Faking Juggling Achievements In Photos And Videos

In the late 1800s and early 1900s, photographic shutter speeds were not fast enough to catch most props that were being juggled. Therefore, jugglers usually either posed with their props, did statue tricks (click here to learn about these), or did some type of trick photography or other trickery for their promotional photos. Sometimes this was as simple as hanging props on strings or attaching them to back drops. Below are such photos of Kara, showing him juggling five balls in one hand in a very low pattern and the Cromwells, showing another not so realistic trick from 1910.



With the advent of more modern technology, cameras were able to capture live juggling tricks, so such trickery was no longer needed. However, occasionally a juggler would still resort to these methods to fake a trick. One example was a juggler who submitted a photograph to Guinness in the mid 1980s showing him juggling 12 rings, which would tie the existing record at the time of a 12 ring flash by Albert Lucas. Upon close examination of the photo with a magnifying glass, it was discovered that the top four rings were being held aloft by clear fishing line! The claim was denied and the juggler faded into obscurity. Another more modern example of trying to show a trick beyond your actual ability is the picture below of Joey Jordan. It shows him in the midst of the Brunn Finish, but with the addition of three rings; one on his arm, one on his leg, and one in his left hand. There’s a reason this trick is not in the record books, as the likelihood that it was ever performed or even successfully attempted is infinitesimally small.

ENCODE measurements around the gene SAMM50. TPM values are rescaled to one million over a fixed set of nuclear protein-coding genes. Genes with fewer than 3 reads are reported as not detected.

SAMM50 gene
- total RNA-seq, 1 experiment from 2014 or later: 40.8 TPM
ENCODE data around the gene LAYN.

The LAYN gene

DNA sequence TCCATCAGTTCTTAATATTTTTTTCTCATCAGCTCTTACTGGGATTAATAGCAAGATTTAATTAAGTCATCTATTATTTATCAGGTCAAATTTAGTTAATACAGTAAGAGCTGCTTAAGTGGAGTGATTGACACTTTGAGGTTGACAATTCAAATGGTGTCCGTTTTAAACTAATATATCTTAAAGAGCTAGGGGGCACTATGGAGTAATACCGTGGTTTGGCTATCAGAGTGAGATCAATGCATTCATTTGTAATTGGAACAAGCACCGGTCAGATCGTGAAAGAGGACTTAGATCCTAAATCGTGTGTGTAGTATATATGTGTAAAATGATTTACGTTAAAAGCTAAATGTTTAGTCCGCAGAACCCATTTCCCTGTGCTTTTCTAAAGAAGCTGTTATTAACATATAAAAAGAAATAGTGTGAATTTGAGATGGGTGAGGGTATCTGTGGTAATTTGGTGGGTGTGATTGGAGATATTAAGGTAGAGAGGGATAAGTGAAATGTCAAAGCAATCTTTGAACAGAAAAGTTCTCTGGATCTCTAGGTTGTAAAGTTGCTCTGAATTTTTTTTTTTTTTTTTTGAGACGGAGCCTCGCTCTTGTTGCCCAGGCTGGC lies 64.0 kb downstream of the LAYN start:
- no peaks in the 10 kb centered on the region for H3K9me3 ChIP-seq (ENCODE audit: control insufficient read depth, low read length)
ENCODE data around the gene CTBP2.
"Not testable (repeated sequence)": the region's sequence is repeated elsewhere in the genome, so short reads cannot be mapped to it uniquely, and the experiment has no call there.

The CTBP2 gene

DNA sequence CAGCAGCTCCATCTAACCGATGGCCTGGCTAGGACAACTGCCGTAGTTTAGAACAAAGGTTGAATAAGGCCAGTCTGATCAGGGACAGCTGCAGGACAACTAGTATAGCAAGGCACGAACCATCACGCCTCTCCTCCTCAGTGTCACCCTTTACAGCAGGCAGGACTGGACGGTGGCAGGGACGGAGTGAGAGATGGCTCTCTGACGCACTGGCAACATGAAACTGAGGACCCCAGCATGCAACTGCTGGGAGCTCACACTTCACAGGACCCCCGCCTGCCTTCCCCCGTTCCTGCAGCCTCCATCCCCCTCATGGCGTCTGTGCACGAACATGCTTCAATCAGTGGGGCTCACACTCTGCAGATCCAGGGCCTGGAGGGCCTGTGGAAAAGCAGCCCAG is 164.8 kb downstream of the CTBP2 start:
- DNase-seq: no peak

Another reason a modern juggler might use digital trickery in a photo is to create something comical that he or she would never do in real life. Such is the case in the following photo of Daniel Rosen.

With the huge advancements in digital photography and video, it is easier than ever to fake juggling feats. Let’s take a look at some videos that have attempted, with varying degrees of success, to mimic true juggling using digital effects.

King Kong

In 2005, director-producer Peter Jackson released his modern remake of the 1933 classic film King Kong. In one scene, Naomi Watts, playing vaudeville performer Ann Darrow, tries to win over the giant ape by juggling and dancing. Digital effects were used to make it appear that Watts is a capable juggler, juggling three rocks and doing shoulder throws and under the leg throws. Below is the scene.

 Hammer Juggling

In 2007, a viral video showed a man juggling three hammers and hitting a nail into a board at the apex of the throws. The hammers were then tossed up so that their claw sides stuck into the overhead board. Many people were fooled by this and believed it to be an actual juggling accomplishment. While the initial juggling of the hammers is real, the hitting of the nail and ending isn’t. It was actually part of an advertising campaign for German home improvement store Obi.

 Badminton Juggling